# A complex variable function integrated over an infinitesimal disk [closed]

Let $0<\delta\in \mathbb R$ and let $f$ be a complex function analytic inside a disk with a radius $\delta$. Prove that $$\lim_{\varepsilon\to 0}\int_{\gamma_\varepsilon}f(z)dz=0$$ where $\gamma_\varepsilon$ is the upper half circle of radius $\varepsilon$ counterclockwise.

It is very obvious that such an integral would be zero because the radius is going to zero, but I need some help proving it.

Well for $\varepsilon < \delta$ the function $f$ will be analytic inside $\gamma_\varepsilon$. Thus $$\int_{\gamma_\varepsilon} f(z) dz = 0.$$

Taking the limit for $\varepsilon \to 0$ will result in $$\lim\limits_{\varepsilon \to 0}\int_{\gamma_\varepsilon} f(z) dz = 0$$ because for $\varepsilon$ close enough to $0$, the inequality $\varepsilon < \delta$ will hold.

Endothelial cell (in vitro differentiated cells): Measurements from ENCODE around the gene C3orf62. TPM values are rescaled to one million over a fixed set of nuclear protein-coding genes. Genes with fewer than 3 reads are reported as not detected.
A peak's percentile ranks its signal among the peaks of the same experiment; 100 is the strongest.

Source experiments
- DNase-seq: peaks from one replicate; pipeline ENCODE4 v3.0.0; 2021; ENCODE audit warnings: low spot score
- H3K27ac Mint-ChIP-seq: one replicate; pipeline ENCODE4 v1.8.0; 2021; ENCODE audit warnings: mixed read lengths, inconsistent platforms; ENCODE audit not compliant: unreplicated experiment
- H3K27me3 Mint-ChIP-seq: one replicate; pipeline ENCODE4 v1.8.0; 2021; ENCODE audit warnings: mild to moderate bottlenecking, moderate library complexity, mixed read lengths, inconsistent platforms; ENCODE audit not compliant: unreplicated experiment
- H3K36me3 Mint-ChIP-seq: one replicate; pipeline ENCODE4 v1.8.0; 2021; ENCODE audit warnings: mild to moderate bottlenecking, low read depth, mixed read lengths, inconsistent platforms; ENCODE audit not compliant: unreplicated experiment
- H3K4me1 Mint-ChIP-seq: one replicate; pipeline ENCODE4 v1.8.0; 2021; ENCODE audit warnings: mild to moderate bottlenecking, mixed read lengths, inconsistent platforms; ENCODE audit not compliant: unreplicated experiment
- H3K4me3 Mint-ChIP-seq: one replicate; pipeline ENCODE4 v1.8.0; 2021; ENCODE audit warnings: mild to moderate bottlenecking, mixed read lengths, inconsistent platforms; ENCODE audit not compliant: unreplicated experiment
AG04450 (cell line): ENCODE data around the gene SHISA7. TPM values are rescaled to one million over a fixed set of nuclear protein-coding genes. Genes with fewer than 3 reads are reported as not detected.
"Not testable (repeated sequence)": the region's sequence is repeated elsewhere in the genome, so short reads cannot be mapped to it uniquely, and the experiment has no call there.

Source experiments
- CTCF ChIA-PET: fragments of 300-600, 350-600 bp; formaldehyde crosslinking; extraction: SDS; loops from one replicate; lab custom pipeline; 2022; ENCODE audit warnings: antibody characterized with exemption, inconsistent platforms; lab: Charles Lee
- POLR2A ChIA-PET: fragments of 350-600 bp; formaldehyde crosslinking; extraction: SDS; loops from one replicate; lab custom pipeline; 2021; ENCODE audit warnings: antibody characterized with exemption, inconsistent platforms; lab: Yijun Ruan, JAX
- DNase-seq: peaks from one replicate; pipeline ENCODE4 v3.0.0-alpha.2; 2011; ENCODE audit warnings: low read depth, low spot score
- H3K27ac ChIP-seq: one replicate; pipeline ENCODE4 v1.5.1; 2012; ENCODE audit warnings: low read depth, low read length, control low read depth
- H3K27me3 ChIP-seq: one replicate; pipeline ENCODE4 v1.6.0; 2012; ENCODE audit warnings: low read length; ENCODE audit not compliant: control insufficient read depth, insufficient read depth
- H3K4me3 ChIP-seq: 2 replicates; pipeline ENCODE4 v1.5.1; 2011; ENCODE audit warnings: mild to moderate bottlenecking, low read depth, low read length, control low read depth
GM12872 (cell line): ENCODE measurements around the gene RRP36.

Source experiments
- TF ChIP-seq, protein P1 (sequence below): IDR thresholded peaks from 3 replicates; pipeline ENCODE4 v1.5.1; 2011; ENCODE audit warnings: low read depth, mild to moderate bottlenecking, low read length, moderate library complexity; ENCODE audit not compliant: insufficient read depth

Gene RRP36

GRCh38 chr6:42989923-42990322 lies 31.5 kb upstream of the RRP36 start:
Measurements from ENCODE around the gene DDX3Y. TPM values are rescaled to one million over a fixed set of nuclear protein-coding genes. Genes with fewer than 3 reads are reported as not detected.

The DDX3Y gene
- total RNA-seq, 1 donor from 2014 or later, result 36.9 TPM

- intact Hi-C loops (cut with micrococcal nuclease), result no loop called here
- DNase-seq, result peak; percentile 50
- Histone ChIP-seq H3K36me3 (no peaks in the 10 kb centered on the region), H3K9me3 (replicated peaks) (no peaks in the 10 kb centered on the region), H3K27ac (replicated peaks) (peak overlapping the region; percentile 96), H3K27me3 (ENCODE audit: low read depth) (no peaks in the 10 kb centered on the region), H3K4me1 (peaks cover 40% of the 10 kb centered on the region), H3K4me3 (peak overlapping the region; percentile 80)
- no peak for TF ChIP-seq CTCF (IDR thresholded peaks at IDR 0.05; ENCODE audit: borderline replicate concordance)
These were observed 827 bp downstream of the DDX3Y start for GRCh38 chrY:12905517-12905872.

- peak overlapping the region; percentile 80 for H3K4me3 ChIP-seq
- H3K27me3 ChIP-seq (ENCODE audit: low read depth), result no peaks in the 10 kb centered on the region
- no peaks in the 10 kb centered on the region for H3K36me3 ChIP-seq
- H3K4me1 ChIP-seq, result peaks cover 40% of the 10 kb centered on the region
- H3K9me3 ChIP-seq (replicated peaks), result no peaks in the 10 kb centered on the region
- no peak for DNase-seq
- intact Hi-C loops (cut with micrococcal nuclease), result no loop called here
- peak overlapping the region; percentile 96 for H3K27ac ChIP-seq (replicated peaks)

• This looks coorect. Thanks.
– E Be
Commented May 12, 2015 at 19:34

Since $f$ is analytic for $|z|<\delta$ there is an $r<\delta$ and an $M>0$ such that $$\bigl|f(z)\bigr|\leq M\qquad\bigl(|z|\leq r\bigr)\ .$$ Let $\gamma_\epsilon$ be the upper half circle of radius $\epsilon\leq r$. Then $$\left|\int_{\gamma_\epsilon}f(z)\>dz\right|\leq M\cdot {\rm length}(\gamma_\epsilon)=M\>\pi\epsilon\ .$$ It follows that $$\lim_{\epsilon\to0+}\int_{\gamma_\epsilon}f(z)\>dz=0\ .$$

• The proof really only uses the fact that $f$ is continuous in the disc...
– DVD
Commented May 23, 2015 at 23:10